When Zaryn Kluytman started high school four years ago, she trained herself to be a “hallway ninja,” narrowing her shoulders, crouching and dodging the jostling backpacks and strong shoulders of her peers. She did her best to take up no space at all.
When Kluytman returned for her second year, something had changed. She looked around and, for the first time, saw that the halls were full of ninjas just like her. This time, she decided she would stand up straight and walk with purpose. Despite being nearly knocked to the ground between every class, Kluytman decided to take up as much space as she was meant to fill.
Kluytman, now 18, attended the flagship Girls Rock Camp (GRC) in St. Petersburg during the summer between those years. There, Kluytman said she learned what it meant to take up space, not just in the hallways, but also by sharing her thoughts and passions without fear of judgement. Though she is too old to return as a camper this July, the lessons learned at GRC and the impact of the staff inspired Kluytman to return as a counselor.
“I don’t think you will find another camp anywhere that so beautifully defines the difference between caring about other people and caring about what other people think about you,” Kluytman told CL.
The camp itself is structured around learning and performing original music. On the first day of GRC, each camper is assigned to an instrument that they have likely never tried before and then grouped into bands with campers they are meeting for the first time.
Throughout the week, the new bands not only learn how to play instruments, but work collaboratively to write an original song. The Saturday after the last day of camp, hundreds of family members, friends, local musicians and supporters from the community pack into Jannus Landing where each band performs its original song (this year’s showcase concert is on July 20, but the VFW Post 39 is hosting a GRC benefit show on July 13).
Some of these performances have included groups of 8-year-old girls performing a screamo song about how “daydreaming makes your teacher mad.” Others have been teens singing heartfelt ballads about their struggles with mental illness, GRC co-director Jesse Miller said.
Miller and her directing counterpart Rachael Sibilia led the charge to bring a branch of this international alliance of head-banging and female empowerment to St. Pete four years ago. That first year, St. Pete’s Girls Rock Camp attracted 20 campers aged 8 to 17. The next year that number doubled and has grown progressively since.
In the future, Miller said that she hopes to expand the Girls Rock program beyond a five-day summer camp by launching an after-school program.
At GRC, music comes second only to building community and confidence among young girls. Miller explained that a strict “no throwing shade” policy helps set the tone by deconstructing negative stereotypes about young girls and replacing them with pride, mutual support and respect.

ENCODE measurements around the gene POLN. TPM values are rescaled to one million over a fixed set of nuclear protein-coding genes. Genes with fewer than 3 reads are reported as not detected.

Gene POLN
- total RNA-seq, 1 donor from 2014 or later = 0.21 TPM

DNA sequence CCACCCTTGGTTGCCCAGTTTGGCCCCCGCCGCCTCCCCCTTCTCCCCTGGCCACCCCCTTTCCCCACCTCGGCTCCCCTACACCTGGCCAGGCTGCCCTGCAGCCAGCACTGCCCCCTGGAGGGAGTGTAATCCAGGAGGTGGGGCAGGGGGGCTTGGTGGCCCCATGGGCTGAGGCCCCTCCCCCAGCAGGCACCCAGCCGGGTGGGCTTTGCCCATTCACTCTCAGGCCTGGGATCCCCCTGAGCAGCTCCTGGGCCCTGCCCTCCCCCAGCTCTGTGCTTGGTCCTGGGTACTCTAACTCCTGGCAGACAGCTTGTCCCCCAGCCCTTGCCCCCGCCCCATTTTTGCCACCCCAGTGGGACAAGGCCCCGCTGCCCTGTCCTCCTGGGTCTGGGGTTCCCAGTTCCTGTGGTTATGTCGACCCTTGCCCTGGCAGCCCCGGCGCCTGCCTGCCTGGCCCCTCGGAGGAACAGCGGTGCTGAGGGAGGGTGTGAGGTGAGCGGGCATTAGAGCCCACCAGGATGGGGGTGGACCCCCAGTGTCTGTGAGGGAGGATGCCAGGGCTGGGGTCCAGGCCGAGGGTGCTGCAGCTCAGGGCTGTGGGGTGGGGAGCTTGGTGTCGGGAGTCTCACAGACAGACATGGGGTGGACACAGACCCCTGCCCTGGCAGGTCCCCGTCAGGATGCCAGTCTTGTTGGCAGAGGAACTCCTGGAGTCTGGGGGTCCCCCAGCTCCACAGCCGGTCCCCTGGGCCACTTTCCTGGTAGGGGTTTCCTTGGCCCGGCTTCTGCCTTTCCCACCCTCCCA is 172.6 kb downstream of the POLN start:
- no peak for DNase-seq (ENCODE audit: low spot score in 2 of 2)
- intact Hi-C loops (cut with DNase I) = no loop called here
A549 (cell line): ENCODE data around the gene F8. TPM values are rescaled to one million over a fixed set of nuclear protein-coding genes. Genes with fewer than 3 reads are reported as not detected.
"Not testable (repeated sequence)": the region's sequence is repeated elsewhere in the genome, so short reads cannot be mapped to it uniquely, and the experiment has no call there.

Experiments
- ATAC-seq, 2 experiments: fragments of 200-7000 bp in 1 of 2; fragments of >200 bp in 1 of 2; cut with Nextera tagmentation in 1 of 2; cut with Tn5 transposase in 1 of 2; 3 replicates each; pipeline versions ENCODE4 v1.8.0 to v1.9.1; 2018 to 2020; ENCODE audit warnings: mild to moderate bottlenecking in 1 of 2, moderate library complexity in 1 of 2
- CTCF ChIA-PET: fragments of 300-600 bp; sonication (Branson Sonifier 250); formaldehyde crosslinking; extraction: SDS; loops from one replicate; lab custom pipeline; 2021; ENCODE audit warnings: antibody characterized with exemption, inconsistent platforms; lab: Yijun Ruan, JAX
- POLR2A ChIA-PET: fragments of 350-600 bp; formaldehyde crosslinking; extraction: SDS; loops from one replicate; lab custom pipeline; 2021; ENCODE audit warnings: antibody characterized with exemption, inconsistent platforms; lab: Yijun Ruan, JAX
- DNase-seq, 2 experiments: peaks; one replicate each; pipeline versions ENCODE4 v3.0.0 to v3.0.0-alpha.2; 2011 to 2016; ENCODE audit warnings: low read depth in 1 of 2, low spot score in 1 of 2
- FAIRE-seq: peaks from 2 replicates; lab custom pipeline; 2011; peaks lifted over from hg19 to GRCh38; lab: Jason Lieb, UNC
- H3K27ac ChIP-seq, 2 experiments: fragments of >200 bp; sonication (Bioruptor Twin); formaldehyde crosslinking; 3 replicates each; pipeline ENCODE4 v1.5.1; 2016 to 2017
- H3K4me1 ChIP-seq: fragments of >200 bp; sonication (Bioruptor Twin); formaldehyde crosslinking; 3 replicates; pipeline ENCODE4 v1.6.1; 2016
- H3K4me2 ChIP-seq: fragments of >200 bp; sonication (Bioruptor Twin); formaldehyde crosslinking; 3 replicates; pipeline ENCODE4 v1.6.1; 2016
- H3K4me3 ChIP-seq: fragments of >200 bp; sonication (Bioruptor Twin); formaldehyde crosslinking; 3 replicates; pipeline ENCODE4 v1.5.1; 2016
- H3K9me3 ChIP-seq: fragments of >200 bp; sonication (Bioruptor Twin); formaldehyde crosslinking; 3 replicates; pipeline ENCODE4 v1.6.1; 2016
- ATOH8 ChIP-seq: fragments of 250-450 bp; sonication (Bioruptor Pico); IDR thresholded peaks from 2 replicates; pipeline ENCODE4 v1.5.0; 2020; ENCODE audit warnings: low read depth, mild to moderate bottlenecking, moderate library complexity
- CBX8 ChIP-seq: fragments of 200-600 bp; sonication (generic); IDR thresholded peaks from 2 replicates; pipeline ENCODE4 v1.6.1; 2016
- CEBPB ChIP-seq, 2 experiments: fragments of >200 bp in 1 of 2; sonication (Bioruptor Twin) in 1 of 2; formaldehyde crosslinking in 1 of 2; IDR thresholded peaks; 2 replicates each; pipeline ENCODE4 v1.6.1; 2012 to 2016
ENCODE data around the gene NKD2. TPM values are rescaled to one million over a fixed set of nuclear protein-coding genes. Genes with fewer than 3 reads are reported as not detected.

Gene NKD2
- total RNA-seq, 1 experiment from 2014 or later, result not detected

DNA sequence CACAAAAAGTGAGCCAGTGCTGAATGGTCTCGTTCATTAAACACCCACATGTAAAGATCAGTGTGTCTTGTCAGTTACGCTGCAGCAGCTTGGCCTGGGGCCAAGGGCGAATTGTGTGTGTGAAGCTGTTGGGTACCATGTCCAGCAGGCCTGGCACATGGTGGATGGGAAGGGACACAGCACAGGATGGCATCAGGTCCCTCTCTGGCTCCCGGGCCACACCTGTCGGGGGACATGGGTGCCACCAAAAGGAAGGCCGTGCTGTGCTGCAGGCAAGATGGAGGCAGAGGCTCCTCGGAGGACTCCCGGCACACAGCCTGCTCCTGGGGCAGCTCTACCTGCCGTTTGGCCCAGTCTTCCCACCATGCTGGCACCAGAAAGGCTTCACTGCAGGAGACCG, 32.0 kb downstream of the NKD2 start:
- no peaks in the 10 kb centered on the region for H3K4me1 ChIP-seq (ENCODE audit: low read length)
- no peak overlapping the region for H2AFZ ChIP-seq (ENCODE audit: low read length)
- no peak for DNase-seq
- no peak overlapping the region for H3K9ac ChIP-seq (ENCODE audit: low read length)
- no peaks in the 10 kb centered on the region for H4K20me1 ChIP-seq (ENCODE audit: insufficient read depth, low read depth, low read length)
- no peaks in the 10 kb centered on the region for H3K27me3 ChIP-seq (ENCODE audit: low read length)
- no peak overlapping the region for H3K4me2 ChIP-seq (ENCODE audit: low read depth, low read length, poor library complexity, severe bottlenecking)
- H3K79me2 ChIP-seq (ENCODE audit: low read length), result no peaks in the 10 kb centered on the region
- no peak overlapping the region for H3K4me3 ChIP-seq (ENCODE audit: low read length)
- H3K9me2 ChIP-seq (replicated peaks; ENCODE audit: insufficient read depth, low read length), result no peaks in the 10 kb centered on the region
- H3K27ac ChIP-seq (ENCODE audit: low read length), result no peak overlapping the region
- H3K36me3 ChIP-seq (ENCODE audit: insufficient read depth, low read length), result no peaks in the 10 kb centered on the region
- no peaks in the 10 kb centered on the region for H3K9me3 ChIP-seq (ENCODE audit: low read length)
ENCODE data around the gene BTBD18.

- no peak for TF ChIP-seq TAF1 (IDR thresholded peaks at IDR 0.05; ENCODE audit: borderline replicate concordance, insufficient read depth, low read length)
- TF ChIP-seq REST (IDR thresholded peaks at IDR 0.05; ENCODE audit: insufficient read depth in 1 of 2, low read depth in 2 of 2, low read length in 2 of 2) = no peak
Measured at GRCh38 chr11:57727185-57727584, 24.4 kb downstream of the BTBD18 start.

“A lot of women my age now, we all talk about how this was the camp that we needed,” Miller said about the importance of the camp. “There is that age that starts to happen where girls start to turn against each other, and (we teach) how to actually communicate with each other… but also politically, with what’s been happening in the world I think that there is a definite need for women to feel ownership of their bodies and to feel powerful in their own voice and to find a collective energy.”
In addition to music, this camp is scored by its dedication to educating and empowering the next generation of young women through classes based on the camp’s five pillars: “herstory,” social justice, self-defense, body image, environmental sustainability.
The all-female identifying staff work together with the campers to come up with ground rules for the week that range from basic tenants like “respect the space,” to a ban on the word “sorry.”
“Girls rock camp solves, over the course of a few days, what is probably one of the biggest issues for women in society today which is safety, and I don’t just mean physically but emotionally and in terms of the judgment of our decisions,” Kluytman said. “After five days of this kind of constant support, approval and positivity, you understand that you never really needed it in the first place.”
Alicia Simon, 15, will be returning as a camper this summer just before entering her first year of high school, but during her first year, she said she feared that camp would be just like the cattiness she had seen among her middle-school peers.
“When I went into GRC, I expected the girls to have their cliques… but that was not what happened,” Simon said. “Everyone was really open to meeting new people, everybody was so nice and non-judgmental. It just really opened my eyes to be that way when I’m at school and in the real world because everyone needs a friend.”
Signups for GRC 2019 are closed, but more information is available at girlsrockstpete.org.
Girls Rock Camp Benefit w/Reality Asylum/Wet Nurse/Laser Mouth/Thorn/Piss Test. Sat. July 13, 6 p.m. $12. VFW Post 39, 2599 Central Ave., St. Petersburg. INFO.